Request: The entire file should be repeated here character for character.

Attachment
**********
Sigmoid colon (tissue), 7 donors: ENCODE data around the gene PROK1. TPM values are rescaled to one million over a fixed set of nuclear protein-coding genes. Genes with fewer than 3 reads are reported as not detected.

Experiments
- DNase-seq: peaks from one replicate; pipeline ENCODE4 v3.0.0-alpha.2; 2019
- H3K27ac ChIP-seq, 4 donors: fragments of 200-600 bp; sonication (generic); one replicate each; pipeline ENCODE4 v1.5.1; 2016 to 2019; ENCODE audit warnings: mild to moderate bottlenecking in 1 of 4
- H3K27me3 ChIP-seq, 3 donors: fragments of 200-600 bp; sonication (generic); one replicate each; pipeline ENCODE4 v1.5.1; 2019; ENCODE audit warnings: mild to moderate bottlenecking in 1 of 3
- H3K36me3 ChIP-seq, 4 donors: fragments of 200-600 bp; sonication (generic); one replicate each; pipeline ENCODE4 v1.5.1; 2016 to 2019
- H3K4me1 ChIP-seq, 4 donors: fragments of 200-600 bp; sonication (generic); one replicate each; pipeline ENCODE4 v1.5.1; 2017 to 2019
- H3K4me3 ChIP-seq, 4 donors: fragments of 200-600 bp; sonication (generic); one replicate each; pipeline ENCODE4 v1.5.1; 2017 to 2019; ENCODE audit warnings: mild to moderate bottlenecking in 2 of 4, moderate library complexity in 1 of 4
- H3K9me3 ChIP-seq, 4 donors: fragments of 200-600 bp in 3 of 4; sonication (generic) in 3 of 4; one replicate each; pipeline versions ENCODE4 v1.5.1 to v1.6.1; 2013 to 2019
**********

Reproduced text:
Sigmoid colon (tissue), 7 donors: ENCODE data around the gene PROK1. TPM values are rescaled to one million over a fixed set of nuclear protein-coding genes. Genes with fewer than 3 reads are reported as not detected.

Experiments
- DNase-seq: peaks from one replicate; pipeline ENCODE4 v3.0.0-alpha.2; 2019
- H3K27ac ChIP-seq, 4 donors: fragments of 200-600 bp; sonication (generic); one replicate each; pipeline ENCODE4 v1.5.1; 2016 to 2019; ENCODE audit warnings: mild to moderate bottlenecking in 1 of 4
- H3K27me3 ChIP-seq, 3 donors: fragments of 200-600 bp; sonication (generic); one replicate each; pipeline ENCODE4 v1.5.1; 2019; ENCODE audit warnings: mild to moderate bottlenecking in 1 of 3
- H3K36me3 ChIP-seq, 4 donors: fragments of 200-600 bp; sonication (generic); one replicate each; pipeline ENCODE4 v1.5.1; 2016 to 2019
- H3K4me1 ChIP-seq, 4 donors: fragments of 200-600 bp; sonication (generic); one replicate each; pipeline ENCODE4 v1.5.1; 2017 to 2019
- H3K4me3 ChIP-seq, 4 donors: fragments of 200-600 bp; sonication (generic); one replicate each; pipeline ENCODE4 v1.5.1; 2017 to 2019; ENCODE audit warnings: mild to moderate bottlenecking in 2 of 4, moderate library complexity in 1 of 4
- H3K9me3 ChIP-seq, 4 donors: fragments of 200-600 bp in 3 of 4; sonication (generic) in 3 of 4; one replicate each; pipeline versions ENCODE4 v1.5.1 to v1.6.1; 2013 to 2019